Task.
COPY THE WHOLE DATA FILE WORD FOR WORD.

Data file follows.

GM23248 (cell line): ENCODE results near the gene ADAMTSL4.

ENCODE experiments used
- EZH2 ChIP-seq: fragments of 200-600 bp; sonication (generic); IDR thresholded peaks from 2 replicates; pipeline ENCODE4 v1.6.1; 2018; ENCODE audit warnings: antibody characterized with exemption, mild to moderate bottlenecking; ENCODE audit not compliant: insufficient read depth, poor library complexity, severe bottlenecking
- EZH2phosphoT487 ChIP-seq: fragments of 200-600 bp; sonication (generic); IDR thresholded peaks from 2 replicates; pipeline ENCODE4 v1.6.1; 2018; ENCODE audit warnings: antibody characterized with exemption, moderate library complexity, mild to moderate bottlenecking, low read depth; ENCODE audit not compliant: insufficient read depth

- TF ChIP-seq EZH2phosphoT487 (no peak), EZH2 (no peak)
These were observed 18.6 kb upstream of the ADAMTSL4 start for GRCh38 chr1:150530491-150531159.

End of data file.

GM23248 (cell line): ENCODE results near the gene ADAMTSL4.

ENCODE experiments used
- EZH2 ChIP-seq: fragments of 200-600 bp; sonication (generic); IDR thresholded peaks from 2 replicates; pipeline ENCODE4 v1.6.1; 2018; ENCODE audit warnings: antibody characterized with exemption, mild to moderate bottlenecking; ENCODE audit not compliant: insufficient read depth, poor library complexity, severe bottlenecking
- EZH2phosphoT487 ChIP-seq: fragments of 200-600 bp; sonication (generic); IDR thresholded peaks from 2 replicates; pipeline ENCODE4 v1.6.1; 2018; ENCODE audit warnings: antibody characterized with exemption, moderate library complexity, mild to moderate bottlenecking, low read depth; ENCODE audit not compliant: insufficient read depth

- TF ChIP-seq EZH2phosphoT487 (no peak), EZH2 (no peak)
These were observed 18.6 kb upstream of the ADAMTSL4 start for GRCh38 chr1:150530491-150531159.